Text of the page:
The New York International Independent Film Festival runs July 22-29th 2010 in Manhattan and will showcase a diverse range of features, shorts, documentaries and animations from all over the globe. Film screenings begin July 23rd on 2 screens at City Cinemas Village East. (“The Return of the Jitney Man” is at 10:pm – check website)

“The Return of the Jitney Man” will be screened Friday, July 23rd 2010 in the 10:00 PM EST at City Cinemas Village East, New York, NY at the New York International Independent Film & Video Festival.

It’s great to this music video getting some serious recognition as they did some awesome things with chroma key, clay figures, original digital backgrounds and other video elements that went great with the Jazz. Not sure what the other mix of music videos will be like and should be interesting to see.

Here is some related info.

About Jeff ‘Tain’ Watts

Jeff “Tain” Watts holds the unique distinction of being the only musician to appear on every Grammy Award winning jazz record by both Wynton and Branford Marsalis. A true jazz innovator, Watts never fails to deliver the percussive magic that has been his trademark since his emergence on the contemporary jazz scene. For more information on Jeff ‘Tain’ Watts visit his website.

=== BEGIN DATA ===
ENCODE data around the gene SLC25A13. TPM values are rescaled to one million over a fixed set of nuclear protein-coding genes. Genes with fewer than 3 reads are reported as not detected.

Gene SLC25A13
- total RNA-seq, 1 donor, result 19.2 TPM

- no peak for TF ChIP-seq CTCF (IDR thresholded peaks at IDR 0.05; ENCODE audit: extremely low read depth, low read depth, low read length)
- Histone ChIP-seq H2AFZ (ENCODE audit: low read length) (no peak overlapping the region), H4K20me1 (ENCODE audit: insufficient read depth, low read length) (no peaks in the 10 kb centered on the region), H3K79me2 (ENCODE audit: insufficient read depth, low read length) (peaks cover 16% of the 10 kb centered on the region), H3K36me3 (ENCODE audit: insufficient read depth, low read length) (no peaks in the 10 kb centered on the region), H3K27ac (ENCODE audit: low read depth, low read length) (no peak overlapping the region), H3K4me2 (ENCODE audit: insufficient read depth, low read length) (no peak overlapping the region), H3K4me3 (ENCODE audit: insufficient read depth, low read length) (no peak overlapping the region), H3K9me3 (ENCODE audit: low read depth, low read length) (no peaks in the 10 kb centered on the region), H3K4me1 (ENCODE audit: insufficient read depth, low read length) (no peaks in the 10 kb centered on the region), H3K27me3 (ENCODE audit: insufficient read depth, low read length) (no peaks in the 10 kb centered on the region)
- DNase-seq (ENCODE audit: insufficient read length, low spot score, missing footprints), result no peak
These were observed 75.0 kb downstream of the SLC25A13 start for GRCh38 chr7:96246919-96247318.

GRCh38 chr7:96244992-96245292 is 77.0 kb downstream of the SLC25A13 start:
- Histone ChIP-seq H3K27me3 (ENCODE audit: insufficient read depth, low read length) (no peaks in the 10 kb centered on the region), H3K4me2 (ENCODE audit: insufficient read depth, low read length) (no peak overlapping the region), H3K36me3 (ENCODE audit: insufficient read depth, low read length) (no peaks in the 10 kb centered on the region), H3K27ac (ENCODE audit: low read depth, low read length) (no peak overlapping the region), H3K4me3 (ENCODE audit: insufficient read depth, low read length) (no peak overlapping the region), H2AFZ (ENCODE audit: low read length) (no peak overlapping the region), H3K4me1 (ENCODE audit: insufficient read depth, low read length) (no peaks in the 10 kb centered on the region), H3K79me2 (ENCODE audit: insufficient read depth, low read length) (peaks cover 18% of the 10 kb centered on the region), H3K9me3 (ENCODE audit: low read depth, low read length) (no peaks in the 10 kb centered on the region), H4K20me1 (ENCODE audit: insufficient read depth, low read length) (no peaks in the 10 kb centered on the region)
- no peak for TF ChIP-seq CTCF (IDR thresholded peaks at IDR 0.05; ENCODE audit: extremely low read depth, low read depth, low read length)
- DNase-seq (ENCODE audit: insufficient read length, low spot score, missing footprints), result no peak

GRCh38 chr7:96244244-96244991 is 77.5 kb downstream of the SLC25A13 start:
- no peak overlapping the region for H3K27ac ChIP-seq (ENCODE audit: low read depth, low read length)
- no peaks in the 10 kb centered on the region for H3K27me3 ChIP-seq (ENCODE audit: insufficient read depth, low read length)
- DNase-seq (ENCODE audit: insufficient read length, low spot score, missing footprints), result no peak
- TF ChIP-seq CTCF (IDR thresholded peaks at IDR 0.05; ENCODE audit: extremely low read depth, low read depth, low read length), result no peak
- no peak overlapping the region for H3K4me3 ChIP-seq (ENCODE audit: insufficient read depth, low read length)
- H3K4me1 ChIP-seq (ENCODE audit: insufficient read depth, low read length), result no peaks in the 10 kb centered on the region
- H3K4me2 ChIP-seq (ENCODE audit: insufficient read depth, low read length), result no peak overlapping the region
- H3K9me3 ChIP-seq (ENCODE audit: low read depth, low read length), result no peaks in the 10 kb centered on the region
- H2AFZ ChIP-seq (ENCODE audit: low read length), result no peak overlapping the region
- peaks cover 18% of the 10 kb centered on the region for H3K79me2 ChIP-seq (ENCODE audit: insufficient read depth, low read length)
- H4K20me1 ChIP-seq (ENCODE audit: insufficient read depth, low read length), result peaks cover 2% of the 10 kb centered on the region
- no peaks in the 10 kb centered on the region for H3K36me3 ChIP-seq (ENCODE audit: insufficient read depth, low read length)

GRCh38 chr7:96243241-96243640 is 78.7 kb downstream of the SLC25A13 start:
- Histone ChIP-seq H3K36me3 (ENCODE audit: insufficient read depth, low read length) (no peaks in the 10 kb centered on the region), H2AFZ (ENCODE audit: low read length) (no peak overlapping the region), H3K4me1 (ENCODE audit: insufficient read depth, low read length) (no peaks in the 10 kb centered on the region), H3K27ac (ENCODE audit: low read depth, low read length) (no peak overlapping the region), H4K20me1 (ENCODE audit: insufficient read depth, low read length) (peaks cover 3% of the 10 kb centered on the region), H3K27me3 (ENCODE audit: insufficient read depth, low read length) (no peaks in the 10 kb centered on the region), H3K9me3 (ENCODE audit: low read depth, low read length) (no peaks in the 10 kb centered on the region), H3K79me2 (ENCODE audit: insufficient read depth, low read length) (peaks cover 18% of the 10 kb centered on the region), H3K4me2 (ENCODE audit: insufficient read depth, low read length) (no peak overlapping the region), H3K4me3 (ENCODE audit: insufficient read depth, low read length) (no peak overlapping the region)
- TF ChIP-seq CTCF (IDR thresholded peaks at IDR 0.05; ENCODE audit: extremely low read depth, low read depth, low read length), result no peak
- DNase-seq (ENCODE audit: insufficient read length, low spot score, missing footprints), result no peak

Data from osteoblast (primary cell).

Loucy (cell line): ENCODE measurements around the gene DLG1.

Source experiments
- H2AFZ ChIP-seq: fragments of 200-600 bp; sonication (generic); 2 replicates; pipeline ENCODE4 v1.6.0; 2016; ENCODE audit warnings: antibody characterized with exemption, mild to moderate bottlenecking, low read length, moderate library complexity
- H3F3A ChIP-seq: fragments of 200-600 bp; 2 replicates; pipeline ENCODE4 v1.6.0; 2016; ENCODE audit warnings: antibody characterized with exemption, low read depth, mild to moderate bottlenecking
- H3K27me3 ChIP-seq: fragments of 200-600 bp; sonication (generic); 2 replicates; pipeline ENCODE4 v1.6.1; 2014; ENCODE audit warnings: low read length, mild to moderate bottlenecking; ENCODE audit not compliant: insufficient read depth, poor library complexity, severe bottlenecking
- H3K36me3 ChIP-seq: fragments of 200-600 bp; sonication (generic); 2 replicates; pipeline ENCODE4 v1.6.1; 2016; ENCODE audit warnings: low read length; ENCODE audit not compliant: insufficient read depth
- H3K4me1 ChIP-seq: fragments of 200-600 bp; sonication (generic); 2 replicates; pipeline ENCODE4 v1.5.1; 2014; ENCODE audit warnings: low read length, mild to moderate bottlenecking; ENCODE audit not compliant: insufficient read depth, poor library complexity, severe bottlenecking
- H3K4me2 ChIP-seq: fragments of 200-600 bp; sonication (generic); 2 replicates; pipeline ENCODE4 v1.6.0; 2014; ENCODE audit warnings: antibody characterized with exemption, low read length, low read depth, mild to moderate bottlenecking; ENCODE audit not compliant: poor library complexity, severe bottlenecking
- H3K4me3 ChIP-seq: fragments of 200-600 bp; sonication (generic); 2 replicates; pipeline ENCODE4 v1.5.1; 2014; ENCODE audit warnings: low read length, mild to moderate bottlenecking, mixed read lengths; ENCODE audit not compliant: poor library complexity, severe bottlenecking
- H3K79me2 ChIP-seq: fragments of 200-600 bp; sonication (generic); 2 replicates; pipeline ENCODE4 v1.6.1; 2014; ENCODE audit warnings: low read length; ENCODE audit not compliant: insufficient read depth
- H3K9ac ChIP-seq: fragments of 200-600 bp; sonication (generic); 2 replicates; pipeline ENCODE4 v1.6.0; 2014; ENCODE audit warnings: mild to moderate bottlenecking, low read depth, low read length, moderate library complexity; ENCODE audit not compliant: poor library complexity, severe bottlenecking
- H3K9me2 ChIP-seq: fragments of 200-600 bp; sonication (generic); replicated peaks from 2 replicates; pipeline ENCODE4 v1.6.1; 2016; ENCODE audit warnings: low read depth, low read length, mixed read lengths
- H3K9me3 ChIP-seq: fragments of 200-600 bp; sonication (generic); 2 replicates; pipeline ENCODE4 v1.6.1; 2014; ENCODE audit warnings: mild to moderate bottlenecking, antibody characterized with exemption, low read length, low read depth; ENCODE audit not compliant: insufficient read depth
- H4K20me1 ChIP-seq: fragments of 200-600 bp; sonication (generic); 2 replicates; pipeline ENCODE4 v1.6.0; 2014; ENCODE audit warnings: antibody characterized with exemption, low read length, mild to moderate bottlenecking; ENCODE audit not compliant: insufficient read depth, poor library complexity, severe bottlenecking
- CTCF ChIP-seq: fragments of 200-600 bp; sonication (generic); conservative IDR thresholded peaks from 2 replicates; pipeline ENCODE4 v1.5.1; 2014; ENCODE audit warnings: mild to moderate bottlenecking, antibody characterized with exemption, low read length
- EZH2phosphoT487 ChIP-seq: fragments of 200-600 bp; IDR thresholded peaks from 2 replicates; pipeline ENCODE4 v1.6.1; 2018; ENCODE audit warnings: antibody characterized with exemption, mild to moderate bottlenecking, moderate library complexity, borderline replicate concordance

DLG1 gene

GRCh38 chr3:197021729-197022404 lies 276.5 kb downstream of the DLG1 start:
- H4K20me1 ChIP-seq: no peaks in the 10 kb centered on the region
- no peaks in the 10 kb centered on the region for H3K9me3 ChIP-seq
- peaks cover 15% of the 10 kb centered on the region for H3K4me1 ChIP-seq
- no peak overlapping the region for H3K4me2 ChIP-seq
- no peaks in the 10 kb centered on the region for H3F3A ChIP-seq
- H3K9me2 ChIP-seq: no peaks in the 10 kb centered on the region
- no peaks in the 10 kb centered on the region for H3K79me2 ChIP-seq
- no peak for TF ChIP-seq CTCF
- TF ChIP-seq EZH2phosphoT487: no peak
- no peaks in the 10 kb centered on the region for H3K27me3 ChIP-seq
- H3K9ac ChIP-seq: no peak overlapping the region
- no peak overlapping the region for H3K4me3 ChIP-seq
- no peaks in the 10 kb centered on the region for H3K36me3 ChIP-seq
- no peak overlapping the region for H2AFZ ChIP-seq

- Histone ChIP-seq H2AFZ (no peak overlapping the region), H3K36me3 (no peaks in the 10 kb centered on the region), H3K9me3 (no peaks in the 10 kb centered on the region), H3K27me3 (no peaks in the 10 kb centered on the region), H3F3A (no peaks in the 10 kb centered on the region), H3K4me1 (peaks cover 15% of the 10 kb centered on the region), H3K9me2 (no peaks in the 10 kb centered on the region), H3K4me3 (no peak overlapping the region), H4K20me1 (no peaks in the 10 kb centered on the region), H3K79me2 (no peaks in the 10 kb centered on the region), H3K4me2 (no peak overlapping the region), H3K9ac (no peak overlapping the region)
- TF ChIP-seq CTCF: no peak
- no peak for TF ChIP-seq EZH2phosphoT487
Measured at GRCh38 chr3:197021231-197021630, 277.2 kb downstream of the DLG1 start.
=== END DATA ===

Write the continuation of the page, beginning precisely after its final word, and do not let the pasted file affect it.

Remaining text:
About Sulphurbath Productions & Resobox

Fumio Tashiro (a.k.a ‘Bomb Sun’) is a professional musician and artist who plays upright bass and creates original musical compositions. He has a solid background in jazz and experimental improvisation, and as a student of the upright bass studied under his mentor Milt Hinton. He currently resides in New York City. For more information, visit the Resobox website

Miho Morita is an artist, graphic designer, painter, performance artist, and furniture designer. She works classically having been trained at Musashino Art University in Tokyo and has a portfolio that includes gallery exhibitions, commissioned work, album cover art, and music videos. She currently resides in New York City. For more information on Miho Morita, visit her website

Mike Wilson owns & operates Sulphurbath Studios in New York City. He is a video artist, director, and editor and has produced short films, music videos, animations, and DVDs. For more information, visit the Sulphurbath Productions website.